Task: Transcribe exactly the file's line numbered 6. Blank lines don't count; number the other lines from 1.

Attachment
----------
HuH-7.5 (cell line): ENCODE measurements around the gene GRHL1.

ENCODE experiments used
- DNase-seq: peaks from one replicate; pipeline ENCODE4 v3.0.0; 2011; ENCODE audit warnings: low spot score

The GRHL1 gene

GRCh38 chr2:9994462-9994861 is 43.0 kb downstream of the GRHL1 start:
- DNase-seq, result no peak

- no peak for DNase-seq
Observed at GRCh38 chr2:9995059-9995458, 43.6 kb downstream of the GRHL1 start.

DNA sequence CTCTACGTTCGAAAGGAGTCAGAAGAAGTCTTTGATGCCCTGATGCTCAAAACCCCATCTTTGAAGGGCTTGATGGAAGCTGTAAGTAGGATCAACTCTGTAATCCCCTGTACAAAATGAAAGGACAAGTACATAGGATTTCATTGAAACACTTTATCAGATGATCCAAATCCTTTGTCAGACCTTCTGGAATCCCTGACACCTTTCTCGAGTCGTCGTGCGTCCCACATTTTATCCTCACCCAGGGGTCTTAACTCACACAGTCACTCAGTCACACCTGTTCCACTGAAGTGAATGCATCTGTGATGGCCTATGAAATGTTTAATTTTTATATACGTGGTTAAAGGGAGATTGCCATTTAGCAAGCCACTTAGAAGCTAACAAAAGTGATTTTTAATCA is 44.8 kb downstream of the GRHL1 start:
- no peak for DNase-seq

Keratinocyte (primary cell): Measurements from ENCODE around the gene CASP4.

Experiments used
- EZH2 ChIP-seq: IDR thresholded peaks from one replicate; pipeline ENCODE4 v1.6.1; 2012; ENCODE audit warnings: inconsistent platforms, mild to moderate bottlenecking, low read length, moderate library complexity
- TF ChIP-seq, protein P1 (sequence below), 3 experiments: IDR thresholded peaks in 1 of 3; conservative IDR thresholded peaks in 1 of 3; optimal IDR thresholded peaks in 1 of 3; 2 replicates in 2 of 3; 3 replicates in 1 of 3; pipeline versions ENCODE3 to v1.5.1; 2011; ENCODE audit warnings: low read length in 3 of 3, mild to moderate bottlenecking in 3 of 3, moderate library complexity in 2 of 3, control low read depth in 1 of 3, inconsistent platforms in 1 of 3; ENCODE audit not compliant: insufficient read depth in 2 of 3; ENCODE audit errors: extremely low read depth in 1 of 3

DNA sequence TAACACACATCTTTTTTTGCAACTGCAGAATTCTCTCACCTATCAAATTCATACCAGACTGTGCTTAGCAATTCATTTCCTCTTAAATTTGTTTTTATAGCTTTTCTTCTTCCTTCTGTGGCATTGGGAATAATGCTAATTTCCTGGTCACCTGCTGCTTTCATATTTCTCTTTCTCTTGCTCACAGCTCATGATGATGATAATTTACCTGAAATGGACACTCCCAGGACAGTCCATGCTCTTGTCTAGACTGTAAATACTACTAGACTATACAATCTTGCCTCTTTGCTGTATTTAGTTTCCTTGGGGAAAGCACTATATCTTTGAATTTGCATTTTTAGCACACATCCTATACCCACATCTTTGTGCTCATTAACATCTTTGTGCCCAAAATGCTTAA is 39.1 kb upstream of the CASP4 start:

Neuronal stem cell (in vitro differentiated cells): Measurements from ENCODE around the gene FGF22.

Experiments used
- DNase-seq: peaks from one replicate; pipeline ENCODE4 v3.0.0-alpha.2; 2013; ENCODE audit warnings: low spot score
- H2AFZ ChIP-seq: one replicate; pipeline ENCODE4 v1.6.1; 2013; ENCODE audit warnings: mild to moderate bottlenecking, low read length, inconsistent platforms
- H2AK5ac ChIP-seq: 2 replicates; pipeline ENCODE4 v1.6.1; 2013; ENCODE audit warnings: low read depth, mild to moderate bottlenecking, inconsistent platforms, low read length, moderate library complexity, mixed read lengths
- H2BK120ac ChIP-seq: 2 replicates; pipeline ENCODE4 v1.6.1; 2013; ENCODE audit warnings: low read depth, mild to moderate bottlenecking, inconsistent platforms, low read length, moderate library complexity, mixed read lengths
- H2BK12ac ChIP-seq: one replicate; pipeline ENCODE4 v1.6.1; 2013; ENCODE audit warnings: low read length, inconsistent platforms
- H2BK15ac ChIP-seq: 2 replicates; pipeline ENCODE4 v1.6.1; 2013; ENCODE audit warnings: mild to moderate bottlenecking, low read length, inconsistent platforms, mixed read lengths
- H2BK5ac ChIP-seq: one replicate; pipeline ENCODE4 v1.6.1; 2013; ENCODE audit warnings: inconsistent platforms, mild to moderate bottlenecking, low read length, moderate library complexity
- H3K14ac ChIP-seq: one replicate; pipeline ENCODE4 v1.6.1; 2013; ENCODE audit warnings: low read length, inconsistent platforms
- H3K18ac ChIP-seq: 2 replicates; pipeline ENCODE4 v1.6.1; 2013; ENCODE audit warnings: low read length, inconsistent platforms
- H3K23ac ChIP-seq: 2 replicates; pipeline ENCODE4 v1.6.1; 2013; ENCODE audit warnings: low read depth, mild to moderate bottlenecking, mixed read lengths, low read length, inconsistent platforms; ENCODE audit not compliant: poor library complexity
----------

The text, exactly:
- DNase-seq, result no peak